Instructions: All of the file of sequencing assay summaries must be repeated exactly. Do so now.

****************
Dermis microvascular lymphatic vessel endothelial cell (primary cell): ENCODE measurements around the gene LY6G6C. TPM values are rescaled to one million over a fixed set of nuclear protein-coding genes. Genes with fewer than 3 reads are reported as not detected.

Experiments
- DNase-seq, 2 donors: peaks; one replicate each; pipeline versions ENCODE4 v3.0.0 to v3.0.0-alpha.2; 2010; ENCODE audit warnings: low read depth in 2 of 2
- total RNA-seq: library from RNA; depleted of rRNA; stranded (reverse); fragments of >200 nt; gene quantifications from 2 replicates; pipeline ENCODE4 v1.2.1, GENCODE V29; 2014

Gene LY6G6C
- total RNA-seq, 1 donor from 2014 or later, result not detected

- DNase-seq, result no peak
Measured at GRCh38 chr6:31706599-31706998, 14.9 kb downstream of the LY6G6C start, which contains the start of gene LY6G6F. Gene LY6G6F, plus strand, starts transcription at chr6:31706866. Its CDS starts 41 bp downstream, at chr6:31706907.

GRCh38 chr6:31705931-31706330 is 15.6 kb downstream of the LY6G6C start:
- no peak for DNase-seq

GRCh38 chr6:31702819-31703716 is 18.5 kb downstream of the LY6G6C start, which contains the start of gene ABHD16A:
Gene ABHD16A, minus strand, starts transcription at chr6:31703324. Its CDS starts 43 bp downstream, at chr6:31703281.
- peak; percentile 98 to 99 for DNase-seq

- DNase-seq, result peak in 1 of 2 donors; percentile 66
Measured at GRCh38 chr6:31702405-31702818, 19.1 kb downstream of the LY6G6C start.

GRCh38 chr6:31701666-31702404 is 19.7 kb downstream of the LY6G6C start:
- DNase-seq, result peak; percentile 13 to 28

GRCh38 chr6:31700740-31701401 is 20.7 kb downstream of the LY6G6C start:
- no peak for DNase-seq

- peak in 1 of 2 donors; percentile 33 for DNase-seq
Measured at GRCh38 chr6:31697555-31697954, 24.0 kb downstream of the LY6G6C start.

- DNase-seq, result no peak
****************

Dermis microvascular lymphatic vessel endothelial cell (primary cell): ENCODE measurements around the gene LY6G6C. TPM values are rescaled to one million over a fixed set of nuclear protein-coding genes. Genes with fewer than 3 reads are reported as not detected.

Experiments
- DNase-seq, 2 donors: peaks; one replicate each; pipeline versions ENCODE4 v3.0.0 to v3.0.0-alpha.2; 2010; ENCODE audit warnings: low read depth in 2 of 2
- total RNA-seq: library from RNA; depleted of rRNA; stranded (reverse); fragments of >200 nt; gene quantifications from 2 replicates; pipeline ENCODE4 v1.2.1, GENCODE V29; 2014

Gene LY6G6C
- total RNA-seq, 1 donor from 2014 or later, result not detected

- DNase-seq, result no peak
Measured at GRCh38 chr6:31706599-31706998, 14.9 kb downstream of the LY6G6C start, which contains the start of gene LY6G6F. Gene LY6G6F, plus strand, starts transcription at chr6:31706866. Its CDS starts 41 bp downstream, at chr6:31706907.

GRCh38 chr6:31705931-31706330 is 15.6 kb downstream of the LY6G6C start:
- no peak for DNase-seq

GRCh38 chr6:31702819-31703716 is 18.5 kb downstream of the LY6G6C start, which contains the start of gene ABHD16A:
Gene ABHD16A, minus strand, starts transcription at chr6:31703324. Its CDS starts 43 bp downstream, at chr6:31703281.
- peak; percentile 98 to 99 for DNase-seq

- DNase-seq, result peak in 1 of 2 donors; percentile 66
Measured at GRCh38 chr6:31702405-31702818, 19.1 kb downstream of the LY6G6C start.

GRCh38 chr6:31701666-31702404 is 19.7 kb downstream of the LY6G6C start:
- DNase-seq, result peak; percentile 13 to 28

GRCh38 chr6:31700740-31701401 is 20.7 kb downstream of the LY6G6C start:
- no peak for DNase-seq

- peak in 1 of 2 donors; percentile 33 for DNase-seq
Measured at GRCh38 chr6:31697555-31697954, 24.0 kb downstream of the LY6G6C start.

- DNase-seq, result no peak